It’s hardly too late to start an RIA; in fact some former executives from the institutional money management world are doing exactly that. Auour Investments, a Wenham, Mass., firm, was one of the fastest growers in the survey, seeing almost 90% asset growth in 2015 and almost doubling its reported client relationships from 50 to 100. The firm uses ETF strategies and a dynamic investment model that it offers directly and through non-affiliated advisors. 

Joseph Hosler, the firm’s managing principal, says that wiggle room allowed the firm to go to 60% cash positions in one strategy last year (on average it goes to 50% in all strategies) and be in a good position when the market went down a few months ago. The young firm, founded in 2013 by Hosler, Kenneth Doerr and Robert Kuftinec, veterans of firms including Putnam Investments, Evergreen Investments and Babson Capital, started with money from friends and family, but later built on word of mouth. Though the firm is a money manager, it can also take on CFO capabilities for high-net-worth clients.

“Last year, one or two [non-affiliated] advisors moved a lot of their book to us, but on the direct [wealth management] side we had a lot of families starting to monetize other assets and move it into our firm,” he says. “We took on a lot more of [a] CFO role for clients moving out of hedge funds and real estate.” 

Alan Goldfarb, a former CFP Board Chair, and Diana Bacon merged their Dallas firms last year, Beacon Financial and Financial Strategies Group LLC, to forge a firm with more than $27 million in assts.

Goldfarb had been running a wealth management group inside a large Texas accounting firm, and fled the culture clash. “Their objective was just to raise money and mine was to do comprehensive planning.” His unit at the accounting firm had over $350 million, most of which had come from outside the accounting firm, he says.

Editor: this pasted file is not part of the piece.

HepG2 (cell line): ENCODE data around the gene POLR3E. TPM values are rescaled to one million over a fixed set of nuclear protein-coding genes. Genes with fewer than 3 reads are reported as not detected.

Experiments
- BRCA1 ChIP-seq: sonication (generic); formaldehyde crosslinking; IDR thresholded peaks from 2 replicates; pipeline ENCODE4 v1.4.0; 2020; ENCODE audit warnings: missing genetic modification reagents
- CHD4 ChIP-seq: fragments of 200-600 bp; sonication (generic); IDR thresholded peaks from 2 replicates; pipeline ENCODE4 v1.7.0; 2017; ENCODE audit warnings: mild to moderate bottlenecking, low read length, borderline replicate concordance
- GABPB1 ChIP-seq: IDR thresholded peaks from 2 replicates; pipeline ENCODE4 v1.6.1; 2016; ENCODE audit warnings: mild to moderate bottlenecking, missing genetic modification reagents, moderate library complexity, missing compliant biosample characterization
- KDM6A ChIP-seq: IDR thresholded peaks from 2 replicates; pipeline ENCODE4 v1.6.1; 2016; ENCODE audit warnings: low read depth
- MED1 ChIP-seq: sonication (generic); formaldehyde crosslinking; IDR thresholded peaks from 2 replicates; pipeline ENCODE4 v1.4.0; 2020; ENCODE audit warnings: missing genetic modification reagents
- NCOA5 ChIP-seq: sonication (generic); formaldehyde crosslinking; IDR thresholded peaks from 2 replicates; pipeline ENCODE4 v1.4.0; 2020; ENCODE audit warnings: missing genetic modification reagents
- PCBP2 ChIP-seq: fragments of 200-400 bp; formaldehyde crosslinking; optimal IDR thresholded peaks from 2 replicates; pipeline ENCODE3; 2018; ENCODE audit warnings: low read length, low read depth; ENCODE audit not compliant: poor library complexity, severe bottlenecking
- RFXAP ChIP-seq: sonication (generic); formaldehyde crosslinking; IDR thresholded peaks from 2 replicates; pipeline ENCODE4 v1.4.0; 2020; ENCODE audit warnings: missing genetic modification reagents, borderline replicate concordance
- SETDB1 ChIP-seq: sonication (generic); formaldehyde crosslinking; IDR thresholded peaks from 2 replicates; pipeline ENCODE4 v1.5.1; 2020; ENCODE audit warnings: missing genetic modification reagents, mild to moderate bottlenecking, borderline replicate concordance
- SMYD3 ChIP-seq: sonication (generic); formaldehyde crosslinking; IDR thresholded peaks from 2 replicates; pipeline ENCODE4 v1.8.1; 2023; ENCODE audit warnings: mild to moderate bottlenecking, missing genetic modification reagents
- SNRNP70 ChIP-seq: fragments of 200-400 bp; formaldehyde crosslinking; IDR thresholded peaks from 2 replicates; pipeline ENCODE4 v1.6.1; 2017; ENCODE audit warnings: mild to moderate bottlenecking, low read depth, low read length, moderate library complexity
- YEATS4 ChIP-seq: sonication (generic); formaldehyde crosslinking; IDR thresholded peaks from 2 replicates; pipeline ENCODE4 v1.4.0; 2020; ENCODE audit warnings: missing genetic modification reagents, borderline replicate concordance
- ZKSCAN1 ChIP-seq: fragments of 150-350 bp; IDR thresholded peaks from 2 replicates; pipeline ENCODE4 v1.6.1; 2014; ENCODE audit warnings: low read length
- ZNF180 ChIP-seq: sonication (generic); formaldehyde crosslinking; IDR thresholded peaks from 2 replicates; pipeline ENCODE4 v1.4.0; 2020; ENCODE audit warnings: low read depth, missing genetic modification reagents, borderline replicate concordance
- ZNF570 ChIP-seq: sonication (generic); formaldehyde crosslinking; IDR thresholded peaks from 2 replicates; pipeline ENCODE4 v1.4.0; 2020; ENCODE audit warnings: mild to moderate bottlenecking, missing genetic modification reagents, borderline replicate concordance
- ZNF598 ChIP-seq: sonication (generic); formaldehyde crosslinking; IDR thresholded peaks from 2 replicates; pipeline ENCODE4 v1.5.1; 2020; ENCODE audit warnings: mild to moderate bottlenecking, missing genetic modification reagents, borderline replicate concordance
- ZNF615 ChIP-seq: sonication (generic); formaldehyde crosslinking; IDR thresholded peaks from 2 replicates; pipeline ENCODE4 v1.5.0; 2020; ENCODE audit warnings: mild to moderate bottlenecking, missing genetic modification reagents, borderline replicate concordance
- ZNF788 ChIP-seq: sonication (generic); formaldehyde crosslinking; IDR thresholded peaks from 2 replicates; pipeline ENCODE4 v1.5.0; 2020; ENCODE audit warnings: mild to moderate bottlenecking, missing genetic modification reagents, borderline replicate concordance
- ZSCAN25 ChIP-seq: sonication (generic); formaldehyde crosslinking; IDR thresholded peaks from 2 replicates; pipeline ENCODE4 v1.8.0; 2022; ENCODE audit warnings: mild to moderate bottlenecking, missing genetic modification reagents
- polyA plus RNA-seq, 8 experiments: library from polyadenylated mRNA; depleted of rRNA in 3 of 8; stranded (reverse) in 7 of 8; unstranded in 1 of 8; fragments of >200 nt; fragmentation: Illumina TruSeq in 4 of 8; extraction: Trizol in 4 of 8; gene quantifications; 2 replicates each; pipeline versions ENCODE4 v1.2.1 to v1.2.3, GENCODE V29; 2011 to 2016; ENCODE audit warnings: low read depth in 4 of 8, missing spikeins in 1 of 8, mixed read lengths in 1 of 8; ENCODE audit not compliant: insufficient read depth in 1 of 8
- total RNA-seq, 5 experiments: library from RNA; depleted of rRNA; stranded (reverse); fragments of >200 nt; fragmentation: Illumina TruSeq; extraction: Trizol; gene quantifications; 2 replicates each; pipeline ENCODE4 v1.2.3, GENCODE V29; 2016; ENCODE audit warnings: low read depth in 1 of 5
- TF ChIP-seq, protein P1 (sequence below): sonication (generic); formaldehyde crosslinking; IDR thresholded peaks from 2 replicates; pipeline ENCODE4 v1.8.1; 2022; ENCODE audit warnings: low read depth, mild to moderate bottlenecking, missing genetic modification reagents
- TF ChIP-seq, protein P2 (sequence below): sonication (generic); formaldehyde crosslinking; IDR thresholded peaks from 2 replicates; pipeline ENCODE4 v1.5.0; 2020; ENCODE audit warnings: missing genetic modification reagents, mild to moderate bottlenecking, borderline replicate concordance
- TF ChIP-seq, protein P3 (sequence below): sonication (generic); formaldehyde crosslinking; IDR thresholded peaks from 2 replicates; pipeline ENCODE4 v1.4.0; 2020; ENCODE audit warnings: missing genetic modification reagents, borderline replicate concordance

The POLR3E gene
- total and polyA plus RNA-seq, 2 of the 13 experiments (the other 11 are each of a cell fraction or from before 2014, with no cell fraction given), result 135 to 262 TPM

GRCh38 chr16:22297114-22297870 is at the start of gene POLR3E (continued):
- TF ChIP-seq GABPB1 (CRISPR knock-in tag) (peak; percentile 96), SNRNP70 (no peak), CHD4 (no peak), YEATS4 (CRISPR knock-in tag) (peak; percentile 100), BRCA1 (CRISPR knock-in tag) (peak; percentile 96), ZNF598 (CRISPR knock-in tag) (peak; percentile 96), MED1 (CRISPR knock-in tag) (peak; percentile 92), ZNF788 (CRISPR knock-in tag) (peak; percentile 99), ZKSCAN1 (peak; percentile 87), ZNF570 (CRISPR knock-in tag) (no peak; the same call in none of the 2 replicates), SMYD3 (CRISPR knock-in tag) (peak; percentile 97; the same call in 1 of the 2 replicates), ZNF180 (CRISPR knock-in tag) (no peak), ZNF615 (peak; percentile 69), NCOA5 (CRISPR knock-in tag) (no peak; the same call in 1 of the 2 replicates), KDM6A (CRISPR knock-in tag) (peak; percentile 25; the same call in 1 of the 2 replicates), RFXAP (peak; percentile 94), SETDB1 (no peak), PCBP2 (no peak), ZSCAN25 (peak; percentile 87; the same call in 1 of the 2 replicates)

He said the 2015 RIA environment made having a backup partner seem like a good idea. There’s an almost three-decade age gap between Goldfarb and Bacon: More clients were in the accumulation phase at her firm, more in the distribution phase at his. Clients of Goldfarb were asking questions like “What if you get hit by a truck?”

“I’ve been on my own since 2006,” says Bacon, who has been practicing 18 years. Her client base tends toward single women, divorced women and same-sex couples, and she and Goldfarb are currently looking at junior planners with similar backgrounds. “We want diversity in our planners because it’s organically going to get us a diverse client base,” says Bacon.

Derek Williams is among those who says fiduciary issues have presented opportunity for his firm, the Williams Wealth Management Group in Bradenton, Fla., which saw assets grow by about 15% in 2015 to $33.5 million by year’s end. The fiduciary rules “opened up some additional talking points” with clients, he said in an interview with Financial Advisor.

“My story and our firm story is that we’ve been independent from Day 1,” he says. “So it’s not like the legislation changed our business. It’s more like the industry came to us. … [It’s] validating that we’re doing things the right way while other firms are having to change their business model to adjust to the environment.” 

The biggest influx of business right now, he says, which he says could double his business, is a new separate entity he’s created called Fiduciary Shield for 401(k) plans. “We hired one of the top ERISA attorneys in the country to help us draft a contract and we are able to go out now and help [retirement plans] get in compliance, which can lead to asset management business. Everything is fully disclosed, but it’s a way for us to help essentially 401(k) plans comply with the new rules because so many of them are out of compliance. That is a segment of our core business, which was business retirement plans. That’s just kind of gone viral for us because there are very few true independent solutions out there. There’s a lot of canned products out there and there are a lot of people who are offering services—3(16), 3(21), 3(38) services—that are frankly not compliant themselves. They were getting away with it and now they can’t. There’s a microscope on that business.”